Violence could be met with violence as locals encountered these new visitors, just as trade and the exchange of goods and skills could be conducted peaceably. (Witness the traditional bark-roofed dwellings of those first “explorers”.) The arrival of the British Empire to Moreton Bay changed life there irredeemably – but set the tone for its history from the 1840s onwards.
One image of the Gold Coast’s agricultural history that sticks in my mind dates from 1865. It depicts Pacific Island workers in the fields of the Manchester Cotton Company in what remains today a low-density riverside suburb behind Surfers Paradise. The American Civil War had made a hole in the supply of raw materials for England’s textile industry, which enterprising farmers and local industrialists sought to plug by experimenting with new kinds of crops.
The experiment ultimately failed. But other crops took their place in a series of efforts to match the qualities of the land and climate with regional and international demand, even as timber continued to be extracted and waterways were tamed for transportation, the mitigation of flooding provoked by timber extraction, transformation of swamplands into farms, and forms of aquaculture.
These successive efforts gave rise to villages, each requiring basic infrastructure and communication, one with the next. Although the impression today is of the Gold Coast as a string of seaside towns melded together through infill growth, these agricultural towns are the basis for the city’s current extent and structure.
Transformed by tourism
Among the industries tried and tested on the Gold Coast, none matched the prominence or impact of tourism. Its importance has been both economic and cultural, decisively reorientating the city towards the beaches of today’s Broadwater, site of the Gold Coast Aquatic Centre, and, to the south, the Pacific beaches from Main Beach to Tugun.
The first house in coastal Southport was among the most remote outposts of a major sheep station, looking inland rather than towards the ocean. From the 1880s to the 1920s, though, Australia took to the beach with vigour. Southport’s early success as a township is a product of that national reorientation, just as the Gold Coast was later a product of the enthusiastic post-war embrace of the vacation.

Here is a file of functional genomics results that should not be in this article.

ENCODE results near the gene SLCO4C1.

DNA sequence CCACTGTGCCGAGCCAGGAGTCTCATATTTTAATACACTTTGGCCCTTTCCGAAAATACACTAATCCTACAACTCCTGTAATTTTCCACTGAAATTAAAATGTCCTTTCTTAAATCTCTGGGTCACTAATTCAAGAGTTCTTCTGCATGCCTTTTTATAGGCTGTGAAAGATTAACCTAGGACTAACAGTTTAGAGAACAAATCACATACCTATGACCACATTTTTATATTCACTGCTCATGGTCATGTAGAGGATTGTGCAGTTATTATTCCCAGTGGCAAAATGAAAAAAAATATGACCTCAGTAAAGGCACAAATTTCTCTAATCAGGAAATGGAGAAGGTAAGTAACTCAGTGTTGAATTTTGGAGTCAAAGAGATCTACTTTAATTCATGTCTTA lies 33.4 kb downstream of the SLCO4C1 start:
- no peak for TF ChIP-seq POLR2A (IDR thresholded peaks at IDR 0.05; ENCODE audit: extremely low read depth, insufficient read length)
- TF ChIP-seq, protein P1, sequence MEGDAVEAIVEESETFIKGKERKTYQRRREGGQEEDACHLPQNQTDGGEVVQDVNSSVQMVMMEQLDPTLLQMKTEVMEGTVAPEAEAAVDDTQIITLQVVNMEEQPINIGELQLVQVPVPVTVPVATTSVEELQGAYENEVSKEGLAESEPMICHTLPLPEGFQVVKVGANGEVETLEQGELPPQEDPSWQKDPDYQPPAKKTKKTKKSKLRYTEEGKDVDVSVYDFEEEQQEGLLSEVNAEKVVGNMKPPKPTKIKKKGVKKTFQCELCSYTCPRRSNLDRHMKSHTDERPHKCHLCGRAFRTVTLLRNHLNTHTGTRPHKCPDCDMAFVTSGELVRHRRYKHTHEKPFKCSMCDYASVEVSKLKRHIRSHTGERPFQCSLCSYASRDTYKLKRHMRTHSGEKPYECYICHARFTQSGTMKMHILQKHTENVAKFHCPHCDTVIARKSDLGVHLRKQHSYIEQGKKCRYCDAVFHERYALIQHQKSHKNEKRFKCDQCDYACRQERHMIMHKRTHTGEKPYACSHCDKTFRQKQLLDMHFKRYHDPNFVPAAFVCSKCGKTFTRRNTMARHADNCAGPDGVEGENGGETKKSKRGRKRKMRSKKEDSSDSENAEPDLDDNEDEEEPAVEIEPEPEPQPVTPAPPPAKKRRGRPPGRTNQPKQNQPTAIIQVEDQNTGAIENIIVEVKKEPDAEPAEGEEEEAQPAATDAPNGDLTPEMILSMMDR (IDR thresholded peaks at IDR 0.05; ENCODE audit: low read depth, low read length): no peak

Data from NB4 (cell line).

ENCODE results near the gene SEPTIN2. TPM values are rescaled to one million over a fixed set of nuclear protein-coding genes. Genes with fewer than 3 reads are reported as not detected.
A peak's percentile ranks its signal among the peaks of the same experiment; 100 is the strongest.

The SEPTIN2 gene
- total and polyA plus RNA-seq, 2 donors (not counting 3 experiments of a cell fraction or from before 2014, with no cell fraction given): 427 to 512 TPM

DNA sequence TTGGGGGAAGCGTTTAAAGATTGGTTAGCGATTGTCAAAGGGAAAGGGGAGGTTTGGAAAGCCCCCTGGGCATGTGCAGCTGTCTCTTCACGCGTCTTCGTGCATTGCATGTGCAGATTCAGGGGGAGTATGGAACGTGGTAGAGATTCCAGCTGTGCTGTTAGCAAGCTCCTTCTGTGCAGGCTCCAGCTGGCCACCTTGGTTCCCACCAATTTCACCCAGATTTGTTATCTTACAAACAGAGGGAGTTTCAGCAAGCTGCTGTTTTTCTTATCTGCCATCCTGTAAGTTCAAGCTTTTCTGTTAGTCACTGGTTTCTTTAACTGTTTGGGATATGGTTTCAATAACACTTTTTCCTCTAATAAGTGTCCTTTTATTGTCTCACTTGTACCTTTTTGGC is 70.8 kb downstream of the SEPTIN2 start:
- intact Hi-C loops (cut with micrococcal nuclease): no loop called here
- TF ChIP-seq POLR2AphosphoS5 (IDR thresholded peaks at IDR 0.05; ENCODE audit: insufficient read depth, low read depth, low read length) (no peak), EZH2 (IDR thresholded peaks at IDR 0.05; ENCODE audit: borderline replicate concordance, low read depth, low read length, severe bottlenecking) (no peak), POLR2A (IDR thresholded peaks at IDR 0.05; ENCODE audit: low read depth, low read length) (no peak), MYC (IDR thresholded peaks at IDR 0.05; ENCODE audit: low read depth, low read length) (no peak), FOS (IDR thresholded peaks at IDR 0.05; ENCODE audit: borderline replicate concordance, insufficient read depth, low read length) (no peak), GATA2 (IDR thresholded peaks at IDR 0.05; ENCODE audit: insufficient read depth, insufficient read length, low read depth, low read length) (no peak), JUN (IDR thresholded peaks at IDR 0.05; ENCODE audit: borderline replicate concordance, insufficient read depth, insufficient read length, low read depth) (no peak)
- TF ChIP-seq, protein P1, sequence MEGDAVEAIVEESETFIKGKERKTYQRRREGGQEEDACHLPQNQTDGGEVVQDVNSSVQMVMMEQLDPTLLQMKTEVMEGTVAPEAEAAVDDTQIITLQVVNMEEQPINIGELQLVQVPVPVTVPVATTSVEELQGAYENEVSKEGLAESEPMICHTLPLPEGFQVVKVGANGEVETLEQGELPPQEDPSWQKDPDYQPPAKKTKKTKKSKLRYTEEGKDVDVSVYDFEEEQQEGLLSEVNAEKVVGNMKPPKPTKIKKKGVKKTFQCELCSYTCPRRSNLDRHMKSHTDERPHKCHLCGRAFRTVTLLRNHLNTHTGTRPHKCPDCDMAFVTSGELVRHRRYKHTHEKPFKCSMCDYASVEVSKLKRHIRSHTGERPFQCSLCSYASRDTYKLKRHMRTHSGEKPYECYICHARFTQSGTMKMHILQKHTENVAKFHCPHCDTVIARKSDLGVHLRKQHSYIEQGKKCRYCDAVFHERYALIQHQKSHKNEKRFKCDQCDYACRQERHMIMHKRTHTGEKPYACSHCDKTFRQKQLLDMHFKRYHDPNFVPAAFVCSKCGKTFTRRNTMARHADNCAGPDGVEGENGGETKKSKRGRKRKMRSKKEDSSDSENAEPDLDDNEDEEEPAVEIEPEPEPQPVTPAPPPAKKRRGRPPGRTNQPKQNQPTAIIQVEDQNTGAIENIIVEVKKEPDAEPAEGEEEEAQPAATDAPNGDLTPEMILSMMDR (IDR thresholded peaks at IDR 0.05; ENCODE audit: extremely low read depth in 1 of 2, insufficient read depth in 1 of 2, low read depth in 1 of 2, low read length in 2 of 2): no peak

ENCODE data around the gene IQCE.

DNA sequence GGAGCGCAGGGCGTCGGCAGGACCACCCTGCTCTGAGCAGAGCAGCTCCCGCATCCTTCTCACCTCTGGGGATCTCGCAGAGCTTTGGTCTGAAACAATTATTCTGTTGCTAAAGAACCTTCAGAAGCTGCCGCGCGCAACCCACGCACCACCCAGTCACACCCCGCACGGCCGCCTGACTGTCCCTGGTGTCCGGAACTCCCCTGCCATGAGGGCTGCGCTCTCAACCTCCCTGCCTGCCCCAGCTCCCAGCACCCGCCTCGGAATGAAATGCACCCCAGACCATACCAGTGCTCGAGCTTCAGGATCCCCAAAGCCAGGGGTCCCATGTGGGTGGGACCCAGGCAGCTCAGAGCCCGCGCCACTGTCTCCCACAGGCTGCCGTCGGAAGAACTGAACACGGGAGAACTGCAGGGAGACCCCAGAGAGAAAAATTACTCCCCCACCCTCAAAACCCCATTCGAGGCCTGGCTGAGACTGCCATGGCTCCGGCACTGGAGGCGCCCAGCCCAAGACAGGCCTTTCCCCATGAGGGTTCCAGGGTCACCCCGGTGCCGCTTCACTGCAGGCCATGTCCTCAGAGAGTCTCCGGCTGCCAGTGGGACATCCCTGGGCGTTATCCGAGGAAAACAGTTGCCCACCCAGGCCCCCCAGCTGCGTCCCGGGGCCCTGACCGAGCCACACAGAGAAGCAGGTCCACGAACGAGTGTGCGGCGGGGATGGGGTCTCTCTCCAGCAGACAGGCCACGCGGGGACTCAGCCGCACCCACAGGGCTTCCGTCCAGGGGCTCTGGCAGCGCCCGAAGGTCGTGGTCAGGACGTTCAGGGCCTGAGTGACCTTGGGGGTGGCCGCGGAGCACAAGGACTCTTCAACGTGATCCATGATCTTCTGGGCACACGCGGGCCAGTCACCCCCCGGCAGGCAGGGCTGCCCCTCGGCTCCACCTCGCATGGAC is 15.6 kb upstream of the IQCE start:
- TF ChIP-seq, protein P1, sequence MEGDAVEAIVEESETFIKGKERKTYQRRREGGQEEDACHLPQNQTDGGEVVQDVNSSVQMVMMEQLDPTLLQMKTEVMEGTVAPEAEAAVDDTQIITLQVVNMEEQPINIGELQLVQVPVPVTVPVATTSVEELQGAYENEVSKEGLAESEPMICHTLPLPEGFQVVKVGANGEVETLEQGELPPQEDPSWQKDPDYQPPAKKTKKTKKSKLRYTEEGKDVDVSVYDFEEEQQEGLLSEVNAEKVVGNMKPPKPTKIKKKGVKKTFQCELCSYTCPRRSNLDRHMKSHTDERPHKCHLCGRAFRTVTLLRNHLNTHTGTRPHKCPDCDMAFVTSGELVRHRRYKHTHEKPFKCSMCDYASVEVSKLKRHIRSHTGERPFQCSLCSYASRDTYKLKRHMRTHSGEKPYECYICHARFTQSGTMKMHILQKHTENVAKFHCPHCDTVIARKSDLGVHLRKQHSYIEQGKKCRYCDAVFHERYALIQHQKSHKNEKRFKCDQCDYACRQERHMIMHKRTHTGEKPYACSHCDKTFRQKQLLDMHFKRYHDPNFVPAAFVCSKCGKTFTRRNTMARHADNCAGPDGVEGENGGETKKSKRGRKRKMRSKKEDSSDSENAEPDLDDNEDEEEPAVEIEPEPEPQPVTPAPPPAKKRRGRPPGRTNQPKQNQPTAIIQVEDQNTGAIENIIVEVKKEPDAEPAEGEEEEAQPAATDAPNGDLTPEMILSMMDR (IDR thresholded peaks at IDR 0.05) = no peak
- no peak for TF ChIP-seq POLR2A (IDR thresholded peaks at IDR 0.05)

The proliferation of motels, caravan parks and travellers’ lodges was already marked by the 1950s. By the 1960s these had started giving way to apartment towers of ten, 20, 40 floors in height.
It all happened quickly and with few controls. This gave the Gold Coast a reputation as a developers’ playground. It gave it, too, its distinctive shape.
Architect Bill Heather, in the late 1970s, likened the city to 19th-century Chicago: not in the scale of building, but in the rapidity of change. The cranes have, over the decades, come and gone, always, though, offering a visible sign of the Gold Coast’s economic health.
Over time, though, the trend has been to build higher and higher. Integrated resort towers fulfilled the desires of their investors and residents while altering one by one the city’s skyline. This, too, has played out at ground level, with the Gold Coast’s urban figure changing with each new subdivision, shopping centre and railway station.
The cameras trained on the Commonwealth Games expose this fascinating variety and depth, but this is easily overlooked if we see it as a simple dichotomy of a city core and its suburbs; Surfers Paradise and everywhere else.
This article is based on observations presented to the Commonwealth Club at the residence of the Australian Ambassador to Italy in Rome on April 12.
This article has been updated to correct a caption error and clarify the location of the Gold Coast.